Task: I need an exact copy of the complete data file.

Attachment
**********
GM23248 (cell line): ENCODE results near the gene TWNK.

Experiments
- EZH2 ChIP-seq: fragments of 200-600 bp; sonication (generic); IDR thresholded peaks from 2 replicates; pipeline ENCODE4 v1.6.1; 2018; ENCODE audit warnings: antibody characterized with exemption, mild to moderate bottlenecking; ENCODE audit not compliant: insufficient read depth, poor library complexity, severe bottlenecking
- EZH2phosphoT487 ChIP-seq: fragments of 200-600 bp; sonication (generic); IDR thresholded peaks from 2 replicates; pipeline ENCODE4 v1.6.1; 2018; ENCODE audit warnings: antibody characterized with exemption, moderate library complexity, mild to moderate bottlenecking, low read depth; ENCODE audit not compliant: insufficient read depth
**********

GM23248 (cell line): ENCODE results near the gene TWNK.

Experiments
- EZH2 ChIP-seq: fragments of 200-600 bp; sonication (generic); IDR thresholded peaks from 2 replicates; pipeline ENCODE4 v1.6.1; 2018; ENCODE audit warnings: antibody characterized with exemption, mild to moderate bottlenecking; ENCODE audit not compliant: insufficient read depth, poor library complexity, severe bottlenecking
- EZH2phosphoT487 ChIP-seq: fragments of 200-600 bp; sonication (generic); IDR thresholded peaks from 2 replicates; pipeline ENCODE4 v1.6.1; 2018; ENCODE audit warnings: antibody characterized with exemption, moderate library complexity, mild to moderate bottlenecking, low read depth; ENCODE audit not compliant: insufficient read depth